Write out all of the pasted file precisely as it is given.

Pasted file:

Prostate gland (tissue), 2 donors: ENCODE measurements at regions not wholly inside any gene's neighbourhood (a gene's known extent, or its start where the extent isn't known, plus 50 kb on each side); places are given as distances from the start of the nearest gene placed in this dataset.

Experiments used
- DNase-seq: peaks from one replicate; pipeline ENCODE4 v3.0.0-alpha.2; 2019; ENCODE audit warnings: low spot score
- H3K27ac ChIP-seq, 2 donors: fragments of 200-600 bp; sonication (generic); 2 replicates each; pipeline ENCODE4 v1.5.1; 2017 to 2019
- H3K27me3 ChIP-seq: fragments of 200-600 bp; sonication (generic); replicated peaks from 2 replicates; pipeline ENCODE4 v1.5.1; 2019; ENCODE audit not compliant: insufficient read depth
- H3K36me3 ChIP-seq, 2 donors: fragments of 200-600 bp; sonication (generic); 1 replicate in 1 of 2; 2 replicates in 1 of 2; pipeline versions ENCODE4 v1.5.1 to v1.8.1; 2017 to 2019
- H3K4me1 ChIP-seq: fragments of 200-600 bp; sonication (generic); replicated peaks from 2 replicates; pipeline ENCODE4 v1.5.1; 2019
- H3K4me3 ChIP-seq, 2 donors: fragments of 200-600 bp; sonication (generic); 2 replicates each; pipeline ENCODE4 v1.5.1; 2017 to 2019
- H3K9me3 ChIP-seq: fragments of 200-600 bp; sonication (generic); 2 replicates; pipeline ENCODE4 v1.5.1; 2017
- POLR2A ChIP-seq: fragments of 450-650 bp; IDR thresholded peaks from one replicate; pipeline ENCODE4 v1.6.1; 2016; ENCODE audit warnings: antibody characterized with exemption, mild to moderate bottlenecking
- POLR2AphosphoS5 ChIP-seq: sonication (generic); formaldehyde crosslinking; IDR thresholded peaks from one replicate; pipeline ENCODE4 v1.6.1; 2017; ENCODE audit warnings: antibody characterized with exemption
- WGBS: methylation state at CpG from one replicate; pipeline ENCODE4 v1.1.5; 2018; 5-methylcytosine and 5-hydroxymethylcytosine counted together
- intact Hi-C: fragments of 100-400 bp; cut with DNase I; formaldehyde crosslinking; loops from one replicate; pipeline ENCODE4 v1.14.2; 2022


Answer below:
Prostate gland (tissue), 2 donors: ENCODE measurements at regions not wholly inside any gene's neighbourhood (a gene's known extent, or its start where the extent isn't known, plus 50 kb on each side); places are given as distances from the start of the nearest gene placed in this dataset.

Experiments used
- DNase-seq: peaks from one replicate; pipeline ENCODE4 v3.0.0-alpha.2; 2019; ENCODE audit warnings: low spot score
- H3K27ac ChIP-seq, 2 donors: fragments of 200-600 bp; sonication (generic); 2 replicates each; pipeline ENCODE4 v1.5.1; 2017 to 2019
- H3K27me3 ChIP-seq: fragments of 200-600 bp; sonication (generic); replicated peaks from 2 replicates; pipeline ENCODE4 v1.5.1; 2019; ENCODE audit not compliant: insufficient read depth
- H3K36me3 ChIP-seq, 2 donors: fragments of 200-600 bp; sonication (generic); 1 replicate in 1 of 2; 2 replicates in 1 of 2; pipeline versions ENCODE4 v1.5.1 to v1.8.1; 2017 to 2019
- H3K4me1 ChIP-seq: fragments of 200-600 bp; sonication (generic); replicated peaks from 2 replicates; pipeline ENCODE4 v1.5.1; 2019
- H3K4me3 ChIP-seq, 2 donors: fragments of 200-600 bp; sonication (generic); 2 replicates each; pipeline ENCODE4 v1.5.1; 2017 to 2019
- H3K9me3 ChIP-seq: fragments of 200-600 bp; sonication (generic); 2 replicates; pipeline ENCODE4 v1.5.1; 2017
- POLR2A ChIP-seq: fragments of 450-650 bp; IDR thresholded peaks from one replicate; pipeline ENCODE4 v1.6.1; 2016; ENCODE audit warnings: antibody characterized with exemption, mild to moderate bottlenecking
- POLR2AphosphoS5 ChIP-seq: sonication (generic); formaldehyde crosslinking; IDR thresholded peaks from one replicate; pipeline ENCODE4 v1.6.1; 2017; ENCODE audit warnings: antibody characterized with exemption
- WGBS: methylation state at CpG from one replicate; pipeline ENCODE4 v1.1.5; 2018; 5-methylcytosine and 5-hydroxymethylcytosine counted together
- intact Hi-C: fragments of 100-400 bp; cut with DNase I; formaldehyde crosslinking; loops from one replicate; pipeline ENCODE4 v1.14.2; 2022